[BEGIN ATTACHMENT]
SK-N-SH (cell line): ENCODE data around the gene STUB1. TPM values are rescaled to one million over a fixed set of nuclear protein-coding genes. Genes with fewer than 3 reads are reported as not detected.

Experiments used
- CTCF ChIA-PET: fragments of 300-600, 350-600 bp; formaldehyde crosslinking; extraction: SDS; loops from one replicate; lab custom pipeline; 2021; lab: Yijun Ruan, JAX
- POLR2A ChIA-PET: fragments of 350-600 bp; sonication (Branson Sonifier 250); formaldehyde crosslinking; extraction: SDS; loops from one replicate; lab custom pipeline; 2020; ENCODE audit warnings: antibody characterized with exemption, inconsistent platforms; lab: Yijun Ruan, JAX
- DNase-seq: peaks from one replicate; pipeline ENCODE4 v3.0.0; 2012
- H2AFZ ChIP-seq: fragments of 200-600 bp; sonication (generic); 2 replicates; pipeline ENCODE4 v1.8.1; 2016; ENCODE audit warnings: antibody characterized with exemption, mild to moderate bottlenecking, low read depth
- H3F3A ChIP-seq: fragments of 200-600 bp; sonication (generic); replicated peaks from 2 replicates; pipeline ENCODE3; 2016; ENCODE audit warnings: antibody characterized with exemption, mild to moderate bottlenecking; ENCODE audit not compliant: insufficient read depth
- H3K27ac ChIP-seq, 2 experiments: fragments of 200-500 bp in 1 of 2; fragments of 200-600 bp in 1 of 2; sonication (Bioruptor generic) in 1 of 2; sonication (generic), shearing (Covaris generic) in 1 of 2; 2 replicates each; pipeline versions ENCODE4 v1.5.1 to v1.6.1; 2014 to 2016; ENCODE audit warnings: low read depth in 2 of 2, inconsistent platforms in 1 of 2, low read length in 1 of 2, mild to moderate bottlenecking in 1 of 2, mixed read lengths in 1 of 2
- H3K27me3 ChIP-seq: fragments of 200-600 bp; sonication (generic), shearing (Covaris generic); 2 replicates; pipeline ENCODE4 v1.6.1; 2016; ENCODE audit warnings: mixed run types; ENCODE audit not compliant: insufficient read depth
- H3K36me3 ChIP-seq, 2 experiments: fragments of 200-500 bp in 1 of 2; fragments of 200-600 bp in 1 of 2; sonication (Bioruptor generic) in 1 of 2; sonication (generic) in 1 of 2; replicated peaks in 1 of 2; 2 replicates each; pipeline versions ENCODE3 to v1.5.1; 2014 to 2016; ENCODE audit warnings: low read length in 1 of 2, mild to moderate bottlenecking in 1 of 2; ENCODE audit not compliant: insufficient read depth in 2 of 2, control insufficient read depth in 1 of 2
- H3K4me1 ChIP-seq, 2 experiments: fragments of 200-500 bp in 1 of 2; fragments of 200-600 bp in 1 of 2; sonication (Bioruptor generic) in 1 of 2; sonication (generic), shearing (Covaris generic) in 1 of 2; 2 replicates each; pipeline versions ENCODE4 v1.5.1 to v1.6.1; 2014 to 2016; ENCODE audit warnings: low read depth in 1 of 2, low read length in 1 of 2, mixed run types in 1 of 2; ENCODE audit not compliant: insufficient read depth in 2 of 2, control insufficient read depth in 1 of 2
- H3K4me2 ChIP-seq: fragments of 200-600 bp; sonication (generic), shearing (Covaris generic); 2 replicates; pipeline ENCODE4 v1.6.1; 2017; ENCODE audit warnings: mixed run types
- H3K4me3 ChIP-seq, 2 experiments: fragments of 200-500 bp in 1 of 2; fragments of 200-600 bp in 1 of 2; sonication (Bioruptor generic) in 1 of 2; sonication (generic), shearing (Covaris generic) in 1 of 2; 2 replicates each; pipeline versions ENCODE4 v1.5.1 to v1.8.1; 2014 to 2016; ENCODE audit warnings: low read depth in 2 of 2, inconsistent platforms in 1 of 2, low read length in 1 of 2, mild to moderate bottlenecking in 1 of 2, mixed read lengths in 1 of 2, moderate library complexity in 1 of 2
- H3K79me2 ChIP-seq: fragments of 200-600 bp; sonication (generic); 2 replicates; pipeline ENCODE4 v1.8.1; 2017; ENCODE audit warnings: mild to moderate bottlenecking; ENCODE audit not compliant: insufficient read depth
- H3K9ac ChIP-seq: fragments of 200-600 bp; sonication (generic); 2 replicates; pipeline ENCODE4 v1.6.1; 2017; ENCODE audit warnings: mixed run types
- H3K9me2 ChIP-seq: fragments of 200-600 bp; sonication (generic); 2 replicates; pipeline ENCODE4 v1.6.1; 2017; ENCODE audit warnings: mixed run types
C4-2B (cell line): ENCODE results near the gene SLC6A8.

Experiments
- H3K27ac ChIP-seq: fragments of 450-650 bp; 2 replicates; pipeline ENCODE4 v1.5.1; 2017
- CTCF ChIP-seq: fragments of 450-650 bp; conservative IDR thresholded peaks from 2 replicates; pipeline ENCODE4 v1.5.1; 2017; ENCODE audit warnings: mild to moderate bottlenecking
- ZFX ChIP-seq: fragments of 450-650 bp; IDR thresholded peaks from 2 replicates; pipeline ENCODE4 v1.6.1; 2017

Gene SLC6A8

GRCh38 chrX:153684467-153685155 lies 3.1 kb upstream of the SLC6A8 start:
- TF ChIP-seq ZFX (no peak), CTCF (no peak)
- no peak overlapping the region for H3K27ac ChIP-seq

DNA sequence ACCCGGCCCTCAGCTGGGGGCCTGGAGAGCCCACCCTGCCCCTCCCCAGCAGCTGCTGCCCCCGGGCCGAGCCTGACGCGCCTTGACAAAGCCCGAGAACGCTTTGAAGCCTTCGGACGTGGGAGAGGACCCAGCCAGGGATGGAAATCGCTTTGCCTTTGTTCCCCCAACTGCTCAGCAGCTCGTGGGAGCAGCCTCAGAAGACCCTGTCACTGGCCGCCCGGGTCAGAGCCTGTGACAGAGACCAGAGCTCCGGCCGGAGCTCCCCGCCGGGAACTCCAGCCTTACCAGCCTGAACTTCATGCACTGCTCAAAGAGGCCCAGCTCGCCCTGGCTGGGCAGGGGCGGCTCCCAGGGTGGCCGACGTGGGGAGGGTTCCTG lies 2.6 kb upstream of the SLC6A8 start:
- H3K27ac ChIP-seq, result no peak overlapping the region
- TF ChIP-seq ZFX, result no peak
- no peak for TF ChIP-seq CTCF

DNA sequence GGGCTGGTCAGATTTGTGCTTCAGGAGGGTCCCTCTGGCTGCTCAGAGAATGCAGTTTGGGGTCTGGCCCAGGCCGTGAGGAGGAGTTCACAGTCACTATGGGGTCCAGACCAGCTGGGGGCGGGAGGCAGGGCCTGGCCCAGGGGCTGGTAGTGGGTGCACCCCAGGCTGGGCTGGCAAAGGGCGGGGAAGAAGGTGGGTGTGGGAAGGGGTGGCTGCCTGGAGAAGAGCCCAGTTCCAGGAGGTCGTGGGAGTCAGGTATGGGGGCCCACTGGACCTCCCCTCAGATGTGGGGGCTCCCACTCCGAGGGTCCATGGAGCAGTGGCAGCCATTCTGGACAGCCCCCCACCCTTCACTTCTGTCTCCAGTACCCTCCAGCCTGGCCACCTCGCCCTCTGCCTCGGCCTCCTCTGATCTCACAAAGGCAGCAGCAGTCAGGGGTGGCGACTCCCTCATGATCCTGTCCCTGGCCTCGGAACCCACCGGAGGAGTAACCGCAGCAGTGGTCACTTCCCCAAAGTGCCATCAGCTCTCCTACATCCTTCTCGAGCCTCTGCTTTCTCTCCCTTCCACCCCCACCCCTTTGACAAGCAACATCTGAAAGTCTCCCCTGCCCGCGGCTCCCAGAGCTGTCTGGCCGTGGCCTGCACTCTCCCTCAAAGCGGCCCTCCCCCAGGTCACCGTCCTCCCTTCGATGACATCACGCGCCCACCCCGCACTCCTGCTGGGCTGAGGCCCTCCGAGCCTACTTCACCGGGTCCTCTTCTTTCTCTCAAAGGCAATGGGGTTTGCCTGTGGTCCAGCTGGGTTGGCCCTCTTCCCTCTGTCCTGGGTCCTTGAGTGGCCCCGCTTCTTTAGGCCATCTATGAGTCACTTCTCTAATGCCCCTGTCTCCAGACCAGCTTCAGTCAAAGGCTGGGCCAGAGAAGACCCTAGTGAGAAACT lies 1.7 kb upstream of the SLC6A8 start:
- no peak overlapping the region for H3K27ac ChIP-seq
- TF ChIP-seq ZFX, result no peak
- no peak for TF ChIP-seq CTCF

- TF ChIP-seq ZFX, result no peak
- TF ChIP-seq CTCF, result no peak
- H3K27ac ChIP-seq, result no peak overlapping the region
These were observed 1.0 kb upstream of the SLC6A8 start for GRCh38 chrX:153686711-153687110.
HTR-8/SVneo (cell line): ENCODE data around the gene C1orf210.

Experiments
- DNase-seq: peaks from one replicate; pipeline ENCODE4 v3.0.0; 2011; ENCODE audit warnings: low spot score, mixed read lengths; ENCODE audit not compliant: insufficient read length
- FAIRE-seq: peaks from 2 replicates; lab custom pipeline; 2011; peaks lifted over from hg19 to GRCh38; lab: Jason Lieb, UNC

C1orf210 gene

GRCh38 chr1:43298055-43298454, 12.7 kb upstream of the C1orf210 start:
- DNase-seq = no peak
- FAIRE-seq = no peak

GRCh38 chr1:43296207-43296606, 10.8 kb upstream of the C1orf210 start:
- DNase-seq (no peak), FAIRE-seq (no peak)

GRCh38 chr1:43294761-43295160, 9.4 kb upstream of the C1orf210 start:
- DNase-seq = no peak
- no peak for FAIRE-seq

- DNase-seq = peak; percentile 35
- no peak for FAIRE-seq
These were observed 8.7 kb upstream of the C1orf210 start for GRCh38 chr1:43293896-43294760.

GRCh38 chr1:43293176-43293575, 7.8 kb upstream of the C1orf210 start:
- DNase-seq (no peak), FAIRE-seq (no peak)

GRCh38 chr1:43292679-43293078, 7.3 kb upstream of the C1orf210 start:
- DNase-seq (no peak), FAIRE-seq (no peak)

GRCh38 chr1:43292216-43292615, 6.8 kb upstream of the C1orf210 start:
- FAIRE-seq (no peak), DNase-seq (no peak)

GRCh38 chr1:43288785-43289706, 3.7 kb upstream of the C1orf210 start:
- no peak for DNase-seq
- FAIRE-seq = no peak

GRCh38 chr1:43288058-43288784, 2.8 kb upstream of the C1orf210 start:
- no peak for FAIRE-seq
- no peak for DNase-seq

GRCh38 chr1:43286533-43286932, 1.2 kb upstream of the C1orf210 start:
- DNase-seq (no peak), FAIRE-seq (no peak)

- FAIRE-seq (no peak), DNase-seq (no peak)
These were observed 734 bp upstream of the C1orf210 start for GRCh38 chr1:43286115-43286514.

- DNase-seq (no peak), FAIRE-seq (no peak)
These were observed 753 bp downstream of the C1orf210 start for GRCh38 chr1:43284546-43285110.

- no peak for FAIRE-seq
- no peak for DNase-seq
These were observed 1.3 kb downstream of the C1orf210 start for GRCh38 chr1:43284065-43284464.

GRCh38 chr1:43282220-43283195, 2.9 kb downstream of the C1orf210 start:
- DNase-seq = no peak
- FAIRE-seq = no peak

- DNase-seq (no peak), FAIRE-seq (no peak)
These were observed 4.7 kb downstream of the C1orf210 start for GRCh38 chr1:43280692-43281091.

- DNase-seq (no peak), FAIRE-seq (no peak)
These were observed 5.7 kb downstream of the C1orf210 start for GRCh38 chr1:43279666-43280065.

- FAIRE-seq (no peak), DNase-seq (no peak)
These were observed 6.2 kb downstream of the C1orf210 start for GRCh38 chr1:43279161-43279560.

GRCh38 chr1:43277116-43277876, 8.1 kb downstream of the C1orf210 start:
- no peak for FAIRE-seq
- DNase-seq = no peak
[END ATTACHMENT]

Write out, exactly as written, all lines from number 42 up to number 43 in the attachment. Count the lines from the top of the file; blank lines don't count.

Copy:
C1orf210 gene

GRCh38 chr1:43298055-43298454, 12.7 kb upstream of the C1orf210 start: